Next summer, the Celtics don’t have cap room to play with. Thomas and Bradley, both free agents in 2018, carry cap holds totaling roughly $25 million. With Hayward and Horford’s max contracts on the books, it leaves Boston with no wiggle room unless it wants to renounce the rights of Thomas and Bradley to pursue someone else. Even then, the Celtics would have to move a contract (Crowder if he sticks around this summer) to find themselves in the neighborhood of max money.

The biggest unrestricted free agents on the market will be Chris Paul, Paul George, DeMarcus Cousins, and Brook Lopez. Carmelo Anthony and Russell Westbrook can become free agents that summer if they’d like. Does Ainge feel the need to keep flexibility within the roster and acquire another star in free agency? Or will he cave to the production of Thomas and pay him an exorbitant amount of money? Ainge could try to target a big man like Marc Gasol or Anthony Davis in a trade by dangling Brooklyn’s unprotected pick in 2018. But even then, Gasol and Davis are under contract for at least three more seasons. There isn’t an incentive for Memphis or New Orleans to trade their star big man unless the “assets treasure chest” is wide-open.

The Celtics have improved their standing in the East with the Hayward move, but a lot has to happen before we start considering them the near downfall of LeBron and the Cavs.

Where the Jazz go from here

Things are obviously much more dire for the Jazz in a post-Hayward world. While the Jazz will now pivot to Rudy Gobert being their most important player, the loss of Hayward is devastating. Back in 2014, Hayward becoming the coveted player this summer wasn’t a lock. Hayward entered restricted free agency and the Jazz essentially suggested the forward should find an offer sheet they would match. It can be a very solid negotiating tactic in restricted free agency, because a lot of teams won’t tie up big money for days as another team waits to match the offer sheet.

Utah Jazz center Rudy Gobert speaks with reporters following NBA basketball practice Thursday, April 27, 2017, in Salt Lake City. The Jazz are 2-0 since Gobert's return and Utah has outscored the Los Angeles Clippers in the paint in both games by a combined 92-64. The Jazz lead the best-of-seven games series 3-2. (AP Photo/Rick Bowmer)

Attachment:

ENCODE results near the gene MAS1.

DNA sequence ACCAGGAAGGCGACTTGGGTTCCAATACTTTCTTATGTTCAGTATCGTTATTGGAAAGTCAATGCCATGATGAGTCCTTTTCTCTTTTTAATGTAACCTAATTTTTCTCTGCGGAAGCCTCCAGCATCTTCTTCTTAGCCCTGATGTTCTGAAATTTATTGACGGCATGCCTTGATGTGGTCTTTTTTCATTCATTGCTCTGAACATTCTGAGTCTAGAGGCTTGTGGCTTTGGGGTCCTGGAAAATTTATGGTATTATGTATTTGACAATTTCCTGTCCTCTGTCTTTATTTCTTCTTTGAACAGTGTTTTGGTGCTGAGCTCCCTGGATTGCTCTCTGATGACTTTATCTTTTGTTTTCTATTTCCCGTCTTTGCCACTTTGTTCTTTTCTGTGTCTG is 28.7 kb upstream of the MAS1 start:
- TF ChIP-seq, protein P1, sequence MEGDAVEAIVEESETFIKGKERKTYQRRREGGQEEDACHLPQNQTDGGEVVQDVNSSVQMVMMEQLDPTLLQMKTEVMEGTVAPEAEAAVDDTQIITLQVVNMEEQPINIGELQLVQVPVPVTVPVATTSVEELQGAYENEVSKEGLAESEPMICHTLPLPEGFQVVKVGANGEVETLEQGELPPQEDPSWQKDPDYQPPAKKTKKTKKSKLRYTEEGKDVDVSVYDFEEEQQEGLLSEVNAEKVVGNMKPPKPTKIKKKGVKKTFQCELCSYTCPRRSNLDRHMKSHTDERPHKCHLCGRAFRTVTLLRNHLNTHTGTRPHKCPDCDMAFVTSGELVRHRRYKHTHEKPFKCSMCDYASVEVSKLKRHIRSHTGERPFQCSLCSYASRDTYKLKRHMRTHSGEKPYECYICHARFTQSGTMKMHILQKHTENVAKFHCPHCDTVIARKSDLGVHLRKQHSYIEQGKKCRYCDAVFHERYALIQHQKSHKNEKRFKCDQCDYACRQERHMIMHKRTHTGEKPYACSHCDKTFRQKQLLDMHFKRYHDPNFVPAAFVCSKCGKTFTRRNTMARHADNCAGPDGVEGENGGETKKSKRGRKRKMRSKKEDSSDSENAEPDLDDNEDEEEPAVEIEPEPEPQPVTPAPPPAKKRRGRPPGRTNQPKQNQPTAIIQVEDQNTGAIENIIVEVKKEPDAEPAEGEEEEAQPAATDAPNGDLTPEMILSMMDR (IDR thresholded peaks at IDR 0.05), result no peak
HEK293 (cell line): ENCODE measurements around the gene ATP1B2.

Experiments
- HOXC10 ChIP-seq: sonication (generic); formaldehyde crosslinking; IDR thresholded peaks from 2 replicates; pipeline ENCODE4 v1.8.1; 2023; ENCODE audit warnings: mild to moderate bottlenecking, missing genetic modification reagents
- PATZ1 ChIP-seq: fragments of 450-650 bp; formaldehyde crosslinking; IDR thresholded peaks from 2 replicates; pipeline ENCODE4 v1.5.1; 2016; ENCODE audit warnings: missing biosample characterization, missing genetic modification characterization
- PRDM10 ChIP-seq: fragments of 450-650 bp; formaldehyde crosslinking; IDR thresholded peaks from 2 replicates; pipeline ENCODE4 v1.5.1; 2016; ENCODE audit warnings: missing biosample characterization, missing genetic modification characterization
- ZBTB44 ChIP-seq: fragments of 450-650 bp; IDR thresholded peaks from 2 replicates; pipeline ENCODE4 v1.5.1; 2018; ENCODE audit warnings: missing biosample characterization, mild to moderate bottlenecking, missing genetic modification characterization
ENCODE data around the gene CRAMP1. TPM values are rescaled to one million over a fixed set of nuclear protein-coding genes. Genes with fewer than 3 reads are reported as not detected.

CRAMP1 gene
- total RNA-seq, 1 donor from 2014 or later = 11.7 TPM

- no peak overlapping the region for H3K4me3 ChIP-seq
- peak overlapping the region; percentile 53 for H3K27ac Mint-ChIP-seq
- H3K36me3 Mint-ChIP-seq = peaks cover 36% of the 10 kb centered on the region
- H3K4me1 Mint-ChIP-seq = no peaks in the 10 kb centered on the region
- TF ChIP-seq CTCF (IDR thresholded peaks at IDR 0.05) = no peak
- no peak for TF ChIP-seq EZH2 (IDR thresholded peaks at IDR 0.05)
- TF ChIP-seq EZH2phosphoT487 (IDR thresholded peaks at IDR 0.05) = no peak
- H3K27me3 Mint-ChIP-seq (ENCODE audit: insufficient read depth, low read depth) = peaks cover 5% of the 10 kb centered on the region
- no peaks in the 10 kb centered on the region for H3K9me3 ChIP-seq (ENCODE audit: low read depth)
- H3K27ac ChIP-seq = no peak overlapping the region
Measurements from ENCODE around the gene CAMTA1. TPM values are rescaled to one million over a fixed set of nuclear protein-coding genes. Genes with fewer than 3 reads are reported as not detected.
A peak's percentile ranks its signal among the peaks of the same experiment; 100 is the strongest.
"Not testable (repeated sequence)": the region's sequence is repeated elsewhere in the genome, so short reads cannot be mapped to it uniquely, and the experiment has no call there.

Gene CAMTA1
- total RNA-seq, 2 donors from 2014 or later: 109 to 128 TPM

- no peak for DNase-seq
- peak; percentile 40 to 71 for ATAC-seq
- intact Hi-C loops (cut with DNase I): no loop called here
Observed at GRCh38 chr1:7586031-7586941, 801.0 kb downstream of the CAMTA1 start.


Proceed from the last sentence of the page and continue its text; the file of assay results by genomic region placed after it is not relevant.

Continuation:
AP Photo/Rick Bowmer

In the case of Hayward, Utah was happy to match max money if that’s what it took to keep him. But in the process, the Jazz didn’t get to set the terms of the length of the deal. Hayward signed an offer sheet with Charlotte that included a player option for the fourth season of the deal. That created the window for this summer that allowed Hayward to bolt for Boston. While the Jazz have done most things correctly in building up what was becoming an excellent team, their gamble on not fully controlling Hayward’s contract ended up biting them.

The Jazz walk into this next era aiming to remain competitive. We should expect them to go even more extreme with their style of play. Utah plays the slowest tempo in the NBA. It uses length on defense to cut off the court. Gobert controls pick-and-roll coverage while making sure to keep the rim protected at all times. It allows the Jazz to defend the 3-point line aggressively and run opponents to less efficient zones. On offense, they use lots of movement and passing to create mismatches within a complicated playbook.

Their current roster still extends the defensive mindset. They’ve lost George Hill from the point guard position and brought in Ricky Rubio, who keeps the defensive IQ on the court high and creates even more deflections and steals in the process. Utah will re-sign Joe Ingles to a four-year, $52 million deal. It will use some combination of Ingles, Joe Johnson, Rodney Hood, and rookie Donovan Mitchell to play the wings. The plan was to hopefully move Derrick Favors and Alec Burks in trades this summer — that will now be reconsidered.

Utah won’t just start tanking because it lost its star player. Dennis Lindsey and Quin Snyder are wired too competitively to think that’s the next best option. They value playoff experience for young players. They want to keep guys like Gobert, Hood, and Dante Exum sopping up a winning culture. Keeping Favors and trying to outmuscle everybody with the big man combination could be an option. However, Favors has been upset by the Jazz’s willingness and previous plan to part with him, according to league sources. With his deal coming up in 2018, the Jazz may want to get something for him before he walks.

When the Jazz signed Joe Johnson a year ago, Lindsey hoped it was just the beginning of the Jazz being considered a free agency destination. Instead, the Jazz have to once again prove they have a promising young core that can win now and attract veterans in free agency in the future. They’ll have to continue to foster their culture and identity. Maybe a competitive season and a surprising grab of the 8-seed will help them leverage their potential $40 million-plus in cap space next summer. But that number depends on moving Burks’ contract and the contract extension situations for Exum and Hood.

Moving forward, we may see a Jazz team that resembles the Grit’N’Grind Memphis Grizzlies of years ago. Make the game ugly and be the team opponents know they can beat but don’t want to face. Build around Gobert in a defensive mindset and hope the offense is good enough to close out games.

The Jazz can continue their intelligent building we’ve seen for years. Maybe they can even borrow a bit from what Boston showed as the Celtics rebuilt following their last very good era. Keep acquiring assets and flexibility. Then pounce when the opportunity presents itself.